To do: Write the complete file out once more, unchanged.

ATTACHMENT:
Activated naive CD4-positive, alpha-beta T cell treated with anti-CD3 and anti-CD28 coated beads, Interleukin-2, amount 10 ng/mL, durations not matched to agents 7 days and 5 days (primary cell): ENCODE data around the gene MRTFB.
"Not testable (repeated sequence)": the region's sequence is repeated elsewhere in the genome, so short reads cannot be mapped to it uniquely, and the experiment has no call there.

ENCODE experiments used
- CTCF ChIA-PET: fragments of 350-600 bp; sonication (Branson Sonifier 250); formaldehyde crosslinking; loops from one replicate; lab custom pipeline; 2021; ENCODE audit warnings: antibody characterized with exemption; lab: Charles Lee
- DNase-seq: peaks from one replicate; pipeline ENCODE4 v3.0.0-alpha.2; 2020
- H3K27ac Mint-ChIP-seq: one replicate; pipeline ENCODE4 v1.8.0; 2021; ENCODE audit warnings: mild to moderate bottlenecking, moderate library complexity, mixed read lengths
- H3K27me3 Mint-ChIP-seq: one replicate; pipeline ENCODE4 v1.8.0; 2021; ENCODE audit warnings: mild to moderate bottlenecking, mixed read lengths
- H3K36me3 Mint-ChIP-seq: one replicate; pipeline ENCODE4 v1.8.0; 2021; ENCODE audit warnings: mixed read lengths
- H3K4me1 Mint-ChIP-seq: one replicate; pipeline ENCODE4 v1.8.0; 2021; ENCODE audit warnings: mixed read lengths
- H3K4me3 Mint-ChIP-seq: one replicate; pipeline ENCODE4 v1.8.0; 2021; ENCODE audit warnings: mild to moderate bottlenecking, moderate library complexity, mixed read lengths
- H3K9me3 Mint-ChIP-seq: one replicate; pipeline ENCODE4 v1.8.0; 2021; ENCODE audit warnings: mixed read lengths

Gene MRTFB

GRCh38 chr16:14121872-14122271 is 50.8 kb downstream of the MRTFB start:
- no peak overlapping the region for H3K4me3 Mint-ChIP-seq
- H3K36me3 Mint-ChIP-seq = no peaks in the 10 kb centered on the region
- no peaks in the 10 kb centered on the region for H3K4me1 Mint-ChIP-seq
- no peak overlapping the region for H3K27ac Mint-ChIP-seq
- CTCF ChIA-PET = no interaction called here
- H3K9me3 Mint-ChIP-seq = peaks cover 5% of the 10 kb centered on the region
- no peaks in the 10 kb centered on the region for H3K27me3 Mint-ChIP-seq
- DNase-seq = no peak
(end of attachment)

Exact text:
Activated naive CD4-positive, alpha-beta T cell treated with anti-CD3 and anti-CD28 coated beads, Interleukin-2, amount 10 ng/mL, durations not matched to agents 7 days and 5 days (primary cell): ENCODE data around the gene MRTFB.
"Not testable (repeated sequence)": the region's sequence is repeated elsewhere in the genome, so short reads cannot be mapped to it uniquely, and the experiment has no call there.

ENCODE experiments used
- CTCF ChIA-PET: fragments of 350-600 bp; sonication (Branson Sonifier 250); formaldehyde crosslinking; loops from one replicate; lab custom pipeline; 2021; ENCODE audit warnings: antibody characterized with exemption; lab: Charles Lee
- DNase-seq: peaks from one replicate; pipeline ENCODE4 v3.0.0-alpha.2; 2020
- H3K27ac Mint-ChIP-seq: one replicate; pipeline ENCODE4 v1.8.0; 2021; ENCODE audit warnings: mild to moderate bottlenecking, moderate library complexity, mixed read lengths
- H3K27me3 Mint-ChIP-seq: one replicate; pipeline ENCODE4 v1.8.0; 2021; ENCODE audit warnings: mild to moderate bottlenecking, mixed read lengths
- H3K36me3 Mint-ChIP-seq: one replicate; pipeline ENCODE4 v1.8.0; 2021; ENCODE audit warnings: mixed read lengths
- H3K4me1 Mint-ChIP-seq: one replicate; pipeline ENCODE4 v1.8.0; 2021; ENCODE audit warnings: mixed read lengths
- H3K4me3 Mint-ChIP-seq: one replicate; pipeline ENCODE4 v1.8.0; 2021; ENCODE audit warnings: mild to moderate bottlenecking, moderate library complexity, mixed read lengths
- H3K9me3 Mint-ChIP-seq: one replicate; pipeline ENCODE4 v1.8.0; 2021; ENCODE audit warnings: mixed read lengths

Gene MRTFB

GRCh38 chr16:14121872-14122271 is 50.8 kb downstream of the MRTFB start:
- no peak overlapping the region for H3K4me3 Mint-ChIP-seq
- H3K36me3 Mint-ChIP-seq = no peaks in the 10 kb centered on the region
- no peaks in the 10 kb centered on the region for H3K4me1 Mint-ChIP-seq
- no peak overlapping the region for H3K27ac Mint-ChIP-seq
- CTCF ChIA-PET = no interaction called here
- H3K9me3 Mint-ChIP-seq = peaks cover 5% of the 10 kb centered on the region
- no peaks in the 10 kb centered on the region for H3K27me3 Mint-ChIP-seq
- DNase-seq = no peak